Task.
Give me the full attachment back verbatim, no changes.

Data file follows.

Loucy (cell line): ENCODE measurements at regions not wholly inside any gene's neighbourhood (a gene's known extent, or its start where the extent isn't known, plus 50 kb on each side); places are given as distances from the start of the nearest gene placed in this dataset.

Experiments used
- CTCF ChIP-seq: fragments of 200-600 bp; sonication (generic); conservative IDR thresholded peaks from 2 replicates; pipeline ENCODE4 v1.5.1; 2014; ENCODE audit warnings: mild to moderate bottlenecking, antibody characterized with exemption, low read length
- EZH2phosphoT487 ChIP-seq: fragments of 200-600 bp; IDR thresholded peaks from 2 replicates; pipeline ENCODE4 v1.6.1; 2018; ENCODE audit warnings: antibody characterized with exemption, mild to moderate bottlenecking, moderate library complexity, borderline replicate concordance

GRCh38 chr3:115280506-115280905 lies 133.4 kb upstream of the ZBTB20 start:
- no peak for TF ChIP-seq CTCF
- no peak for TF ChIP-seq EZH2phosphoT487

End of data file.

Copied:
Loucy (cell line): ENCODE measurements at regions not wholly inside any gene's neighbourhood (a gene's known extent, or its start where the extent isn't known, plus 50 kb on each side); places are given as distances from the start of the nearest gene placed in this dataset.

Experiments used
- CTCF ChIP-seq: fragments of 200-600 bp; sonication (generic); conservative IDR thresholded peaks from 2 replicates; pipeline ENCODE4 v1.5.1; 2014; ENCODE audit warnings: mild to moderate bottlenecking, antibody characterized with exemption, low read length
- EZH2phosphoT487 ChIP-seq: fragments of 200-600 bp; IDR thresholded peaks from 2 replicates; pipeline ENCODE4 v1.6.1; 2018; ENCODE audit warnings: antibody characterized with exemption, mild to moderate bottlenecking, moderate library complexity, borderline replicate concordance

GRCh38 chr3:115280506-115280905 lies 133.4 kb upstream of the ZBTB20 start:
- no peak for TF ChIP-seq CTCF
- no peak for TF ChIP-seq EZH2phosphoT487